Not a Willing Host communities voices grow

Posted here on the London Free Press website, the online version of a feature for this weekend.

This blows: Growing list of Ontario municipalities declare ‘unwilling hosts’ to wind turbines

18

By ,The London Free Press
First posted: | Updated:
wind turbines
Wind powered turbines spin on a wind farm in Port Burwell, a town near London, Ont. (Derek Ruttan/QMI Agency files)

LONDON, ONT. – Enough. Dozens of Ontario municipalities say they don’t want wind turbines.
Heavily pushed by the provincial Liberal government, the electricity they produce deeply subsidized by taxpayers, giant wind energy projects have sprouted across rural Ontario — often pitting neighbour against neighbour and community against community.
With local control over where the highrise-sized towers can be built taken away by the province, many communities — especially in southwestern Ontario — were already fuming about wind turbines long before Premier Kathleen Wynne took office in February, vowing not to impose such projects any more on places unwilling to take them.
Now, a list of unwilling hosts is circulating — with 61 of the province’s 444 municipalities already on it.
That number will only rise, observers warn, as the “Not a Willing Host” movement grows and pressures the government to bar the industrial turbines from rural Ontario, where 1,200 have already cropped up.
Wind Concerns Ontario, an organization upset at the province’s aggressive promotion of wind power at the expense of local control, compiles and maintains the list of unwilling hosts.
“It was important for someone to keep this list and say, ‘You are not alone,’” said Wind Concerns president Jane Wilson.
“Wind power can work,” she conceded, “but plunking them (turbines) down, right next to communities and next to homes and schools, is not the right idea.”
Ninety municipalities — in favourable zones, located mainly in southwestern and eastern Ontario — “are vulnerable to wind power,” she said.
“That’s where the wind companies have been prospecting.” As the list stands now, two-thirds of those “vulnerable” municipalities are effectively saying no more.
Wind Concerns has dubbed the seven years of wind power development under the Liberals “a disaster for rural Ontario.”

Read the full article at the London Free Press site.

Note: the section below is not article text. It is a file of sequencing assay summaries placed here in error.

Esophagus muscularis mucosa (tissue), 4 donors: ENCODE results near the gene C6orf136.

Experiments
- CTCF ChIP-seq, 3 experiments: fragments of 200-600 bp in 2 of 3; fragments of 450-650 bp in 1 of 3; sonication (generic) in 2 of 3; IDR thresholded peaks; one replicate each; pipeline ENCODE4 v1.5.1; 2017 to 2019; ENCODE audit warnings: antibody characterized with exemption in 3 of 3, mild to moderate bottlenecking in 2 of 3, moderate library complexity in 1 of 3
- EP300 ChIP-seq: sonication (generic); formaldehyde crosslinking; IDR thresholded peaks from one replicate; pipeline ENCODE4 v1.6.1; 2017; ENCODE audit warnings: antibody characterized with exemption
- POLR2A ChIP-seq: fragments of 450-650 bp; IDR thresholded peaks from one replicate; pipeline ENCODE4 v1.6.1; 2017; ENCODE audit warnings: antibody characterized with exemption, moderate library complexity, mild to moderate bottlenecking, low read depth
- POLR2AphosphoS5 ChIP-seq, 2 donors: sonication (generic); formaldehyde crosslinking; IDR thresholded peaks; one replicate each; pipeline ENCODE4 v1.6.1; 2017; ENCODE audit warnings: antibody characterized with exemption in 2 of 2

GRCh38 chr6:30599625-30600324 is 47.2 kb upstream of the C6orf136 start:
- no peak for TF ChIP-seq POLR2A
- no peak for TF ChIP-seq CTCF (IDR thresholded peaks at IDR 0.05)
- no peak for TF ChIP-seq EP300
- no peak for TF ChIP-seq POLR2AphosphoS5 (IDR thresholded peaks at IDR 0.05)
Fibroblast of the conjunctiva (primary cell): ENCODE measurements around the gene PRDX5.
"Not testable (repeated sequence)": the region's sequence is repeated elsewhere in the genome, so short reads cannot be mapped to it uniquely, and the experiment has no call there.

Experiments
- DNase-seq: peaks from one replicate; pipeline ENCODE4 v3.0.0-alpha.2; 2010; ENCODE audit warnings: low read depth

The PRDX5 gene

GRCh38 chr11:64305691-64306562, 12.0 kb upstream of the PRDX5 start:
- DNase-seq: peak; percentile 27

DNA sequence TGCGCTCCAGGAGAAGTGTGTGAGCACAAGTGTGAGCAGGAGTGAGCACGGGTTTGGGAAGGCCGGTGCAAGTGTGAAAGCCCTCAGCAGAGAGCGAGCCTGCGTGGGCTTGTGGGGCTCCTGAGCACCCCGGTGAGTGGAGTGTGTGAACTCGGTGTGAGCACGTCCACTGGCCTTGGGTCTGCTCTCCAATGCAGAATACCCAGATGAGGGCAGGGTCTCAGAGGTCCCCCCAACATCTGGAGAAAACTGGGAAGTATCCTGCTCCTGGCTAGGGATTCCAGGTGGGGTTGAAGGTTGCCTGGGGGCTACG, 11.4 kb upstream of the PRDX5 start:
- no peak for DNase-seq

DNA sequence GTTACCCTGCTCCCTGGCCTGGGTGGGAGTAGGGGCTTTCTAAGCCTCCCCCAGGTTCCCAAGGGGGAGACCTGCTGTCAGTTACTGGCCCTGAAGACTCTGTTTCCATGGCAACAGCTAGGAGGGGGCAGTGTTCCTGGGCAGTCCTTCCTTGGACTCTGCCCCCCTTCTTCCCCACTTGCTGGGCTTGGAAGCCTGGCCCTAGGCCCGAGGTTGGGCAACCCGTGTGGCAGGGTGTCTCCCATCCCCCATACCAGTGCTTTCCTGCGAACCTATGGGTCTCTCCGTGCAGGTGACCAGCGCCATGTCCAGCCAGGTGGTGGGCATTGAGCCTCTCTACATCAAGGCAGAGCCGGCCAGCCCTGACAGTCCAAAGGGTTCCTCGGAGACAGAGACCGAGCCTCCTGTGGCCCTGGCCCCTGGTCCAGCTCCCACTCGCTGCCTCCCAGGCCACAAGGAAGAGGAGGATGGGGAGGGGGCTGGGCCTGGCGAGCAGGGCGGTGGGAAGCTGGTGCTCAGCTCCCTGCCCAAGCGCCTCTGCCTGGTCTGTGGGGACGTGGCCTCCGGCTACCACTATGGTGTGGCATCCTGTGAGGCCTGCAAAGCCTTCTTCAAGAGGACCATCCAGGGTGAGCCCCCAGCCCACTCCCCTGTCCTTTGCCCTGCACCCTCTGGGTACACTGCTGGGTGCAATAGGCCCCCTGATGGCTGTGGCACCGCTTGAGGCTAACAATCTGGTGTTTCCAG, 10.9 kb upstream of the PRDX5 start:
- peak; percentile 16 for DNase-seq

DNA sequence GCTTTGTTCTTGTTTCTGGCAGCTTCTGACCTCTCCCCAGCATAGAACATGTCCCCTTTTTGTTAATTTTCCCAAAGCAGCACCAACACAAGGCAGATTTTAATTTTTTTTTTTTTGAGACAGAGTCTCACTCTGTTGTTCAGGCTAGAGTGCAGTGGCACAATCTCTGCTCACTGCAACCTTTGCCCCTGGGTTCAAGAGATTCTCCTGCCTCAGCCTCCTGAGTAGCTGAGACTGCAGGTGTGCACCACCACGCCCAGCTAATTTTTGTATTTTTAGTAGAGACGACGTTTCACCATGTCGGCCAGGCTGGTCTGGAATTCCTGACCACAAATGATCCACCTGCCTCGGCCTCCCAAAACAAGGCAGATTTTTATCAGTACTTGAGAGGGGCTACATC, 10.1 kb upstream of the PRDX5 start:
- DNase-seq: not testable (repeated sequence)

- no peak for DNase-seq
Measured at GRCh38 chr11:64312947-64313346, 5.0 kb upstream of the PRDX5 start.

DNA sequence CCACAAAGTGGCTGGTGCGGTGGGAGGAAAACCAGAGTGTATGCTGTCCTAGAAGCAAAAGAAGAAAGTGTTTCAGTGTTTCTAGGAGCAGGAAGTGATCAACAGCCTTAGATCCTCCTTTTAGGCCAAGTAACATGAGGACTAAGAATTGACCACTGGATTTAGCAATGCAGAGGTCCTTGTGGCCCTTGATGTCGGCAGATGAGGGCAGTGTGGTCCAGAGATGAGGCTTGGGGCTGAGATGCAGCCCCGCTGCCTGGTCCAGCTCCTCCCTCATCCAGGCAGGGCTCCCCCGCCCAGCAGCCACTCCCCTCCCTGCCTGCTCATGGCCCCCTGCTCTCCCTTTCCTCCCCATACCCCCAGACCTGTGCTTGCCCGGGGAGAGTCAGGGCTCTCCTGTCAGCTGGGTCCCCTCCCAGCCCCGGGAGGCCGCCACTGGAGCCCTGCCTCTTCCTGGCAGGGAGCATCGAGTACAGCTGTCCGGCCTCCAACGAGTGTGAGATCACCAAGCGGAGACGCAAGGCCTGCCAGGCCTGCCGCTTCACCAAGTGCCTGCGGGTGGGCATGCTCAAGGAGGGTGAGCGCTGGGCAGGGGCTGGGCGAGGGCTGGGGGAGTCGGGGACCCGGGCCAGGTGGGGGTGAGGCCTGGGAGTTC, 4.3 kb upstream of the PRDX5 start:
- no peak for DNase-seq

Comments

Jane Wilson
Reply

To clarify, I said that wind power, which is an industrial power generation process, does have some uses, e.g., as part of diamond mining operations in NWT, and in remote locations in NL where otherwise, power is generated by diesel generators, and where the turbines are relatively small AND located well away from people.
Jane Wilson

wgulden
Reply

Just a day later, and 61 has become 62, with the addition of North Huron. Just about everyone in that part of Ontario is now on record as being unwilling. The link to the latest map is in the right-hand margin, about 2/3 the way down.

David Libby
Reply

There is an old strategy “I’m not against green energy if…variety of reasons given” I think the idea is to make a person seem more reasonable and not a NIMBY.

I am not sure about that approach. The best possible result from that is a break even outcome. Then, in certain situations it might only be partially quoted or heard. Then it really turns out really bad.

I have been trying to think of a better approach. First never bring the subject up “not against green energy if…” If asked the question don’t answer it directly, go on to state why turbines are bad. Give an example or two. That way we get our point out there immediately and don’t have to deal with the wishy-washy questions and answers.

If some asks me if I am NIMBY I tell them “You are damn right I am. If I don’t protect my family, home, community and Country nobody else will” People do not know how to react to that. I am not sure if everyone should use it but it seems to work.

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